In a bid to put the country at par with its peers in the region, Botswana has been advised to look at awarding the role of a Government Diamond Valuator to a local firm.
The GDV is a contracted company that acts as a technical advisor to the government on diamond sorting and valuing of Debswana production and, over the years, the work has been done through the Central Selling Organisation (CSO) now Diamond Trading Company (DTC).
Its role is to advise government on whether the prices set by De Beers were right or wrong, but diamond pundits said the valuator was merely rubberstamping the prices as they were set using the International Price Book.
This week, government was again at pains to defend the appointment of a foreign GDV when locals have amassed skills over the years since the discovery of diamonds.
The Managing Director of Afrimond Diamond & Jewellery Institution and beneficiation advocate, Todd Majaye, suggested that the competencies that the foreign GDVs have, the locals also have and added that government may even look at taking the route of joint ventures between foreign companies and locals.
“I think there should be a balance,” Majaye said at a diamond beneficiation workshop this week.
“At the end of the day, we want people to do things.”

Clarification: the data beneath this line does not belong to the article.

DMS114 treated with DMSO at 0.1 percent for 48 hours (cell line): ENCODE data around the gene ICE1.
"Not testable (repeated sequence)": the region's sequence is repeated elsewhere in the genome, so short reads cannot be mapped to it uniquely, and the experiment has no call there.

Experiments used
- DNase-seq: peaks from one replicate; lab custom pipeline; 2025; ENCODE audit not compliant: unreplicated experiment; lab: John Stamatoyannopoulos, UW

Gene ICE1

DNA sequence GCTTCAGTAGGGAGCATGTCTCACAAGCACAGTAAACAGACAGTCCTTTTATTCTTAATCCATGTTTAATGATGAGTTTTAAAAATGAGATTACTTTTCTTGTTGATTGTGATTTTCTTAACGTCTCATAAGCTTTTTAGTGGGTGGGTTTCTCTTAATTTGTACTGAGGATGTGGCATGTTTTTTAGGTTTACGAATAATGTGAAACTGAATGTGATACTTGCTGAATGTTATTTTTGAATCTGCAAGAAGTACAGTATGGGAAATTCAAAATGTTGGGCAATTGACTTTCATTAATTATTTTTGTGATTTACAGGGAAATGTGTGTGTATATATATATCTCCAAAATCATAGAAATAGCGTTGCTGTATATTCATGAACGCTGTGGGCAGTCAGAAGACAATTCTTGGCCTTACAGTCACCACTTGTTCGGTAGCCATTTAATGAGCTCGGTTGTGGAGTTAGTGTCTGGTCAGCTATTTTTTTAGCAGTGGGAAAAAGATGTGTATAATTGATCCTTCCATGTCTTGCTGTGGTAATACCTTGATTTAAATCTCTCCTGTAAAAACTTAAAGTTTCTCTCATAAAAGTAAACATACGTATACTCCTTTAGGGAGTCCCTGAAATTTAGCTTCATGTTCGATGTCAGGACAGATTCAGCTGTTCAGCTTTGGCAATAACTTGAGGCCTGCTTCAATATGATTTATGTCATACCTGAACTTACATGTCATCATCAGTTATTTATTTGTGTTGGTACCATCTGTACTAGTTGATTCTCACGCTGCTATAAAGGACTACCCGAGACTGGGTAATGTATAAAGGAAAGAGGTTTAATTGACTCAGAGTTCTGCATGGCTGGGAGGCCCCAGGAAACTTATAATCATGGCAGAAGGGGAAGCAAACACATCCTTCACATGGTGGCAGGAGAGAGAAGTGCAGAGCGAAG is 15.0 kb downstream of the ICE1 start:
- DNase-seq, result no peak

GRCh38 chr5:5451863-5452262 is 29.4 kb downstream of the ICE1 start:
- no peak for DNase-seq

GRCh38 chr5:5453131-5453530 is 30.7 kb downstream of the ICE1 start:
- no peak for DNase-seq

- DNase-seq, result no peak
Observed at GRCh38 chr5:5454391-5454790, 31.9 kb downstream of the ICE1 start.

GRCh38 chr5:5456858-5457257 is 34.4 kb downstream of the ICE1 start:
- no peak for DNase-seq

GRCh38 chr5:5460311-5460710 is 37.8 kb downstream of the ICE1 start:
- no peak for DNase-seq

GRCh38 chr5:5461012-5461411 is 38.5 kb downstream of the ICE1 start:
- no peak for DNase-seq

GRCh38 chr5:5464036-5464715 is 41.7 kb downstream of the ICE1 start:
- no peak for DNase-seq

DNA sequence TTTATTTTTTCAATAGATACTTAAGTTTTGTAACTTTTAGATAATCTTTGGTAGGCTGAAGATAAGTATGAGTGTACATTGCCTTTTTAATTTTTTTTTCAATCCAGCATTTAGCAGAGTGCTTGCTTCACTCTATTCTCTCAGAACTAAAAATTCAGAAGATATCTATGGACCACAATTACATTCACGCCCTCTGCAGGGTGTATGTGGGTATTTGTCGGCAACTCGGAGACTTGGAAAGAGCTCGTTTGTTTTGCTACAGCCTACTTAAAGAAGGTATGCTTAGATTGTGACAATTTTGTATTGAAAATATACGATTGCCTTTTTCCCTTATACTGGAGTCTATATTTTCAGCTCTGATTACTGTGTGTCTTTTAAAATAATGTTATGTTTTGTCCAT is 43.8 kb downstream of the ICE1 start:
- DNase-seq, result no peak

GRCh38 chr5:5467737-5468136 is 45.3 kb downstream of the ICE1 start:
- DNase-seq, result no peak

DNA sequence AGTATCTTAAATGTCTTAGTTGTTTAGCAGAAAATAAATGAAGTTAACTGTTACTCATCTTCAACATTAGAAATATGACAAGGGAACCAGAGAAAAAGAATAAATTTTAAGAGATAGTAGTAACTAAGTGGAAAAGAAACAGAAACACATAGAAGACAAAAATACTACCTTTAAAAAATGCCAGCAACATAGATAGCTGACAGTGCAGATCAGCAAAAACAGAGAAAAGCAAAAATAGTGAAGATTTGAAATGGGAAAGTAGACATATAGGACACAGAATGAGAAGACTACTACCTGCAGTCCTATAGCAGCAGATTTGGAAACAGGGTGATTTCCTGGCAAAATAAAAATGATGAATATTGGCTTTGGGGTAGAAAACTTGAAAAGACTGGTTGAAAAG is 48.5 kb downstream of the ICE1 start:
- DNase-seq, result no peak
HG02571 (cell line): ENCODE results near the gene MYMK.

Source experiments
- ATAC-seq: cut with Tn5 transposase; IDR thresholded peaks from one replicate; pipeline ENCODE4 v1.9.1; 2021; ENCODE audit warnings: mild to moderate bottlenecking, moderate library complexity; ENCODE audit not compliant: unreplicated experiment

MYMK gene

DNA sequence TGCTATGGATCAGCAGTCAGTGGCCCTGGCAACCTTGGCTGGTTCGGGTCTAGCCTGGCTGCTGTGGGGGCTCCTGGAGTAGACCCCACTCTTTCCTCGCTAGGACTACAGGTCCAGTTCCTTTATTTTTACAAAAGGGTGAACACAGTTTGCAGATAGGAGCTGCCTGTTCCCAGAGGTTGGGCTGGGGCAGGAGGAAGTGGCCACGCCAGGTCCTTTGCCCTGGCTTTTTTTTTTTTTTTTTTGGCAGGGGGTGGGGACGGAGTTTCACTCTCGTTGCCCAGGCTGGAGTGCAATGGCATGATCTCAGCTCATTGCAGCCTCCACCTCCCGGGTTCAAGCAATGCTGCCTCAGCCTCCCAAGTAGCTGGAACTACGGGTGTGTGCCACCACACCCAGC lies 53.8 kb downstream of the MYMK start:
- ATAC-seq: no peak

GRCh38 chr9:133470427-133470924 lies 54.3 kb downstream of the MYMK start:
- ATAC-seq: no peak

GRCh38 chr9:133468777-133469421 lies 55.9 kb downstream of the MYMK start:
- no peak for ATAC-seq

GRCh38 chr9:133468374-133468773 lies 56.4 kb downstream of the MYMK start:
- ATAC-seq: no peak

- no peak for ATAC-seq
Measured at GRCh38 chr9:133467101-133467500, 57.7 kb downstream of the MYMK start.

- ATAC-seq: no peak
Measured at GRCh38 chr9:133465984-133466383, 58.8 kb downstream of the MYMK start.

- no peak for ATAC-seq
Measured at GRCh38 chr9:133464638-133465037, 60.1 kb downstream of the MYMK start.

The current GDV is said to have a staff compliment of 10 people with 8 of them being foreigners.
Majaye said the Botswana situation is in contrast to Namibia, which came late to industry, and to South Africa, both of which have local GDVs.
“Namibia, which came into the picture years later, is self sufficient in that regard,” Majaye added. “South Africa is also the same. Why are we not where they are? Obviously there are reasons for appointing a foreign GDV,” he added.
However, government officials say the GDV work is an important area for Botswana, which, if not contracted diligently, could lead to the country losing billions of pula in revenues.
Diaval Limited is currently contracted to offer GDV services to government until the end of 2013.
Acting Deputy Permanent Secretary at the Ministry of Minerals, Energy and Water Resources, Nchidzi Mmolawa, said even in Namibia, the core GDV team is from Dubai and he is of the view that fronting should be discouraged.
However, Majaye, whose company organised the beneficiation workshop, has praised the much criticised partnership between Botswana government and De Beers, saying ‘the two needed each other’ over the years.
“De Beers came with the expertise. It made Botswana what it is today. Really, it worked well for the time. Of course, it was not enough; we could have done better,” he said.
But Majaye advised that the blame should not be put on government as the industry moves in stages,” he said.
“We were evolving and we do not want to blame the past,” he added.